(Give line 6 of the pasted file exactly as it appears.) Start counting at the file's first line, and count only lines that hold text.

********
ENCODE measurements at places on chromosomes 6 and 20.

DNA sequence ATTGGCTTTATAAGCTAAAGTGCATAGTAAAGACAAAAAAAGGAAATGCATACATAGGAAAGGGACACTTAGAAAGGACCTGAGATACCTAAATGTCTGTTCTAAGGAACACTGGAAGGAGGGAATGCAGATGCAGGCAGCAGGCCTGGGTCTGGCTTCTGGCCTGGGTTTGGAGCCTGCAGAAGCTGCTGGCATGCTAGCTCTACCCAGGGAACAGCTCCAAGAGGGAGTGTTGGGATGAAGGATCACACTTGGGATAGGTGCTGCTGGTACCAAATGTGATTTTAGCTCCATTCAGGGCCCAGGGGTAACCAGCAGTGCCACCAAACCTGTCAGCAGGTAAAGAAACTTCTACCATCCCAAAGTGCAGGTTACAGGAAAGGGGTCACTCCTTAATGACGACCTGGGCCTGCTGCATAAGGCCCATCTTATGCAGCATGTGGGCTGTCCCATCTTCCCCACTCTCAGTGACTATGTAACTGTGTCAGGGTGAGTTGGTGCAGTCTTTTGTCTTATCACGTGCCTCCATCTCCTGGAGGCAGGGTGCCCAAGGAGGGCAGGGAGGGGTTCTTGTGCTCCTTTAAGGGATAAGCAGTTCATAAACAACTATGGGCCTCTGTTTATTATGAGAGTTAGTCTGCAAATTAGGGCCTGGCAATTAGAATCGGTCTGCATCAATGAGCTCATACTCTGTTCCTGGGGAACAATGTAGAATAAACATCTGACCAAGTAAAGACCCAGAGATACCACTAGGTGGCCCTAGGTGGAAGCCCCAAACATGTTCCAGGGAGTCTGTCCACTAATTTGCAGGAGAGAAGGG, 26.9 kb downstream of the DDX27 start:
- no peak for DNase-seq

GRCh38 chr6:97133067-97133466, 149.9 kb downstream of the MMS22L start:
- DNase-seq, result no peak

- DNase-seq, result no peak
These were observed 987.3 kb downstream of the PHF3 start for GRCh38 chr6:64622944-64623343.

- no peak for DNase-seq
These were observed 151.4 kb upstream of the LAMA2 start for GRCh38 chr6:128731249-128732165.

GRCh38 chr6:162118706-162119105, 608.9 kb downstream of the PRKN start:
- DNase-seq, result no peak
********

- DNase-seq, result no peak